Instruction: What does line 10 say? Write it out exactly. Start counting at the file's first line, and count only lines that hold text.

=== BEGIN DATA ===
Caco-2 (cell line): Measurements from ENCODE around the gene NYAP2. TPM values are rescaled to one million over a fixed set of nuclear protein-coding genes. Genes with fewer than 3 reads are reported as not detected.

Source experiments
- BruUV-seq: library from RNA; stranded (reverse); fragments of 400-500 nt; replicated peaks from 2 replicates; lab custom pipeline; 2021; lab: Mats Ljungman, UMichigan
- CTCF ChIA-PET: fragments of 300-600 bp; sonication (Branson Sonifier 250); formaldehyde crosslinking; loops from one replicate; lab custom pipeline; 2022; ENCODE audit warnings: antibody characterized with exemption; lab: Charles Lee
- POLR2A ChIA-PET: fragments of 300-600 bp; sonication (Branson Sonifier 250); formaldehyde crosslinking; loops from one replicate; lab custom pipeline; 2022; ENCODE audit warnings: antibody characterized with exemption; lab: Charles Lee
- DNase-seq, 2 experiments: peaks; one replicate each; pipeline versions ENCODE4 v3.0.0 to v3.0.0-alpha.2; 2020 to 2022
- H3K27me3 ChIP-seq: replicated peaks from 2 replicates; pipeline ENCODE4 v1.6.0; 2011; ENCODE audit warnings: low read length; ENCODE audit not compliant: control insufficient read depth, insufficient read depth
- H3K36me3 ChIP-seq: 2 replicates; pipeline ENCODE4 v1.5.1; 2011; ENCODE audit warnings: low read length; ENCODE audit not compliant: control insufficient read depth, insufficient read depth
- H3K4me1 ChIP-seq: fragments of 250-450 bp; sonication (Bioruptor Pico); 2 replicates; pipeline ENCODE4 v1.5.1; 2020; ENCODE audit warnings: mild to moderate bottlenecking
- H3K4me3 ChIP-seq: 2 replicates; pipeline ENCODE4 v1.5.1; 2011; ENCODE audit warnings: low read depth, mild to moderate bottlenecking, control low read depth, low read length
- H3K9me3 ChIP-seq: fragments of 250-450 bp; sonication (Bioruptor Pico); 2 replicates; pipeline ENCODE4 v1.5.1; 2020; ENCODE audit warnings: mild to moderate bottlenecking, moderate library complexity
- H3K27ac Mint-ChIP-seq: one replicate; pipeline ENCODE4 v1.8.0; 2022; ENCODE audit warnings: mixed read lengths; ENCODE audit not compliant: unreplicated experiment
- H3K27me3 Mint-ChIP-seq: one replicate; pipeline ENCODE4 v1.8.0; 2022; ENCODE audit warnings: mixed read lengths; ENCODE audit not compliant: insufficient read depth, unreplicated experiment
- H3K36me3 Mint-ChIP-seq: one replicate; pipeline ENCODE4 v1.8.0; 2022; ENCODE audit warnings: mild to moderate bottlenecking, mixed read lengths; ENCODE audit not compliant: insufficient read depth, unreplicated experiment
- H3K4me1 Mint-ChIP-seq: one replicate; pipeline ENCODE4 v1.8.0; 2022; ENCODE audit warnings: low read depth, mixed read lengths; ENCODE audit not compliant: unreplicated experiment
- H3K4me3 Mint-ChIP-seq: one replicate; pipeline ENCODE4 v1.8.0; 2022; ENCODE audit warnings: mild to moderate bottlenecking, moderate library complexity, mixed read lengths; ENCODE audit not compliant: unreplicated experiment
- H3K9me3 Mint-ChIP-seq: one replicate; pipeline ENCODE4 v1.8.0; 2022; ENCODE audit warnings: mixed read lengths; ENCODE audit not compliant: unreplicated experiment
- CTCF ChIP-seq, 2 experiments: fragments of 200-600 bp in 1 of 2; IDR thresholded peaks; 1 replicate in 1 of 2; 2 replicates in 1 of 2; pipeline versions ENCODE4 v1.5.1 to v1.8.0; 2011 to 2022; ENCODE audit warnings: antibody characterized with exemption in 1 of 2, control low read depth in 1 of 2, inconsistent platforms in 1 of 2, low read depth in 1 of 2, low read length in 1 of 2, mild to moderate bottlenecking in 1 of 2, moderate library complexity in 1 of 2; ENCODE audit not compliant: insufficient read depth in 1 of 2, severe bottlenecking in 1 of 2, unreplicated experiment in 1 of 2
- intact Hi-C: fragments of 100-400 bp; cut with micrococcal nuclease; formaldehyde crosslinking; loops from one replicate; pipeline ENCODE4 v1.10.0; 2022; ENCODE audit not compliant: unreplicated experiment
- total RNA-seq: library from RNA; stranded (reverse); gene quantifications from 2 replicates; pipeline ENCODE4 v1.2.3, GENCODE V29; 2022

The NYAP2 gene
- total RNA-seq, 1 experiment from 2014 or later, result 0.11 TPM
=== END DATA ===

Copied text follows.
- H3K4me3 ChIP-seq: 2 replicates; pipeline ENCODE4 v1.5.1; 2011; ENCODE audit warnings: low read depth, mild to moderate bottlenecking, control low read depth, low read length